Raul Ibanez Quietly Giving Philadelphia Phillies a Good Season

September 17, 2010 by  
Filed under Fan News


Raul Javier Ibanez won’t draw any NL MVP votes this year, and he may not even be in the top five of the Phillies’ team MVP vote, but the Phils’ left fielder should be commended for his 2010 season.

His numbers, at first glance, are not extraordinary. In fact, they’re rather pedestrian. Okay, bad idea…on to the next story.

But wait—there’s more.

It’s easy to look up stat lines these days, and here are the numbers for Raul: .266 BA, 14 homers, 72 RBI, and 66 runs scored. With 15 games left to play, Ibanez will end up somewhere in the neighborhood of .270, 16 HR, 80 RBI, and 75 runs scored. These are numbers that you can more than live with for your No. 6 hitter. More on that later.

Doesn’t it seem like Ibanez has been here much longer than (almost) two years? In this brief amount of time, most Phillies fans have probably gone through an evolution of thought similar to this.



When Pat Gillick acquired Ibanez from Seattle, many wondered why we were parting ways with Pat Burrell, who became (somewhat inexplicably to me) a great hero in this town.


Baseball fans (perhaps even bigger MLB fans than this columnist) knew that Ibanez was a late bloomer who did not get a chance to be an everyday player till he hit age 30 and the Royals made him a regular. It paid off for them: In each of his two seasons in KC, he hit a solid .294. In 2002, he smashed 24 homers and knocked in 93; the following year, his power numbers dropped a little, but he scored 95 runs.

Seattle reclaimed him in 2004, and he gave them five very solid seasons. Although he toiled in a pitcher’s park, Ibanez averaged .293 with 23 HR, 98 RBI, and 86 runs.

On the other hand, late bloomer or not, he was about to turn 37, and could he keep it going for all three years on his contract? And what about that right-handed bat (and his bulldog) we let leave for Tampa?



Think back to the start, even the first half, of the 2009 season. It didn’t hurt that Ibanez was arguably the Phillies’ best player—this on a team with perennial All-Stars Ryan Howard, Chase Utley, and Jimmy Rollins and an emerging star in Jayson Werth. He was that good, and a season approaching .320/40/120 did not look out of reach.

It did not hurt that Ibanez had that great first name, and it soon became commonplace to see Phillies fans wearing No. 29s, along with all of the 6s, 26s, and 11s (and for a brief moment later in that season, some 34s.)


That great Ra-uuuuuuuuuuuuuuuuuuuul chant soon filled the air at Citizens Bank Park.

It also did not hurt that Ibanez was/is the ultimate good guy, a consummate professional, and he fit right in with his defending world champion teammates. Oh yeah, and Cholly could leave him in left field in late innings and not have to fluster himself with those pesky double switches.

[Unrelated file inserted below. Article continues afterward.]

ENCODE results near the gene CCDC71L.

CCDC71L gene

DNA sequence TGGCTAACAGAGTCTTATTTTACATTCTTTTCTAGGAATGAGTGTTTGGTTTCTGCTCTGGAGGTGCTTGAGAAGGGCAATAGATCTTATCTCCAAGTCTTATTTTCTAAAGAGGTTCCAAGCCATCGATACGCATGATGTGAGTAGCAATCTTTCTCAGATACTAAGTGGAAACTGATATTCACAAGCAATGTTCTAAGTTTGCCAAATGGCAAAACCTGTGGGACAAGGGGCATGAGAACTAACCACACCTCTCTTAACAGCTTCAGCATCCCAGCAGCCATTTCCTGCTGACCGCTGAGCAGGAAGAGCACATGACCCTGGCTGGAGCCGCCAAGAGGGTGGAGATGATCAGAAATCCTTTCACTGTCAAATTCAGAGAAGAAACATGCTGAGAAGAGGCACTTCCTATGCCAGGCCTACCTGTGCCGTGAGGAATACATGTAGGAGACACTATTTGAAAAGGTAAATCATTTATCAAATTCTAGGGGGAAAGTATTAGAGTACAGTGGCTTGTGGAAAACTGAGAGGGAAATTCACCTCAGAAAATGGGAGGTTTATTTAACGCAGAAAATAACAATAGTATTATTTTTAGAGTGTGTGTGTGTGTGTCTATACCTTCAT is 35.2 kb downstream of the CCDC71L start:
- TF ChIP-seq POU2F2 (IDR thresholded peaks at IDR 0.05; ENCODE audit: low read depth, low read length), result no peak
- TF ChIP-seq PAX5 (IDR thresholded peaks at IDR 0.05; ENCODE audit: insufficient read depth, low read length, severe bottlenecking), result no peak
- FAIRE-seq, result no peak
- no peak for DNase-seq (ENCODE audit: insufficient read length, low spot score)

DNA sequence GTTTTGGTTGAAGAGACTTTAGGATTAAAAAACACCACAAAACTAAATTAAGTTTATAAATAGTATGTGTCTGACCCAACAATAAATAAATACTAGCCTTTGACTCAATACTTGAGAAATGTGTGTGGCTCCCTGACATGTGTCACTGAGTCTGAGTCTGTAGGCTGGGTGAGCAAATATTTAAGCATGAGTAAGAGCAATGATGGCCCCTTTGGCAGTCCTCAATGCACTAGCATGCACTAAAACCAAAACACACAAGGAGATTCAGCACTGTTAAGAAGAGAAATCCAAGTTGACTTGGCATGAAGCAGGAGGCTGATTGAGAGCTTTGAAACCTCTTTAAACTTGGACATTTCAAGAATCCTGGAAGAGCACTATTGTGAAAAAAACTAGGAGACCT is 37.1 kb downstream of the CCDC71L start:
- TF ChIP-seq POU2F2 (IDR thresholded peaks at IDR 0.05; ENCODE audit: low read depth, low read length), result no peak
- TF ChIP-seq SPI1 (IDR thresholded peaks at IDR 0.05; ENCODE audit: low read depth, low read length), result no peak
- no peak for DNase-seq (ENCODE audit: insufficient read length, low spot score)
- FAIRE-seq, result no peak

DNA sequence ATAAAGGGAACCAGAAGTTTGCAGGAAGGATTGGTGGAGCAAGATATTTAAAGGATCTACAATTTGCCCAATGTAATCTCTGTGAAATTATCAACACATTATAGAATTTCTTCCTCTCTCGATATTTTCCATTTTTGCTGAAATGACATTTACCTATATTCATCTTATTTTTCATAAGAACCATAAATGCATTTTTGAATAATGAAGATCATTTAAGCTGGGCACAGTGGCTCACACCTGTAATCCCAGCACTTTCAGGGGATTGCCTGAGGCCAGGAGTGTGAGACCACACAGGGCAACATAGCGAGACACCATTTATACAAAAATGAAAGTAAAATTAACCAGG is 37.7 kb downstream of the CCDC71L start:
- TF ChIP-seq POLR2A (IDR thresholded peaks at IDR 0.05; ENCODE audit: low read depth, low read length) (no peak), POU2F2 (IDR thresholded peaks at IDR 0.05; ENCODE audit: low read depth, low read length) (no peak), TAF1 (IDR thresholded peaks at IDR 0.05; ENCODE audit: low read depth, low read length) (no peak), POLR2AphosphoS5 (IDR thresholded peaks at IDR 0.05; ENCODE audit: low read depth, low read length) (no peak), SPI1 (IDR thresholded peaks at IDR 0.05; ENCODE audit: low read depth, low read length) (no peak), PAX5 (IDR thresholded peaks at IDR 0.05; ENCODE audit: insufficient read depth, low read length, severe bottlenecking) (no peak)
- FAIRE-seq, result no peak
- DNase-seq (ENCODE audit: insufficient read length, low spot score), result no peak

An unfortunate byproduct of this PED era of baseball (not completely over) is that players face allegations when they: a) overperform (for their age), b) underperform, or c) start to suffer through injuries. All three of those red flags attached themselves to Ibanez’ numbers.

Raul could not keep up that amazing pace after the 2009 All-Star break, and there were whispers involving the “S” word.  There were sloppy reports and a lot of innuendo, and some Phils fans couldn’t deal with the uncertainty.

I don’t care to dignify those rumors, but it had some effect on how Ibanez—still new to Philly baseball—was perceived by many. Despite a second-half drop-off, Ibanez finished 2009 at .272/34/93, with 93 runs scored in only 134 games. His .899 OPS was a career high, and he had a good postseason with two homers and 13 ribbies in 15 games.



4. EATING RAUL (or his contract, anyway)

The start of this season saw Raul mired in that slump, and by the end of June (almost halfway through the campaign), Raul was hitting a low .220 with an anemic six homers and 36 RBI.

The numbers most discussed were his age (he turned 38 on June 2) and his contract (he is making over $12 million this year and is due $11.5 mil in 2011).

To say Raul has not had an easy 2010 is an understatement, and with a most promising corner outfielder named Domonic Brown tearing it up in the minors, the Ra-uuuuuuuuuuuuuuls were being replaced with Boooooooooooos, and Phils fans were wondering:

“What can Brown do for us?”



Domonic Brown has all the makings of a five-tool player and may become our Jason Heyward (or maybe our left-handed Jayson Werth.) One has to love his promise.

But right now, how many Phils fans want to yank Ibanez from the lineup?


In 56 games since the All-Star break, he has raised his batting average from a paltry to .246 to a respectable .266. He has hit seven homers and driven in 33 in that same span to get his numbers somewhat in range with his career averages.

More importantly, in a season where we have struggled to keep our mega-stars (Howard, Utley, and especially Rollins) on the field, and where the injury bug has also hit Placido Polanco, Shane Victorino, and Carlos Ruiz, Ibanez has played in 141 of our 147 games, second to Werth on the team.

Most importantly, he guts it out through injuries and is solid fundamentally. He continues to be the ultimate good guy, a consummate professional, and still (at age 38) a hitter that can occasionally ride one out of the park and drive in some key runs.

So let’s hear it one more time for Mr. Ibanez:


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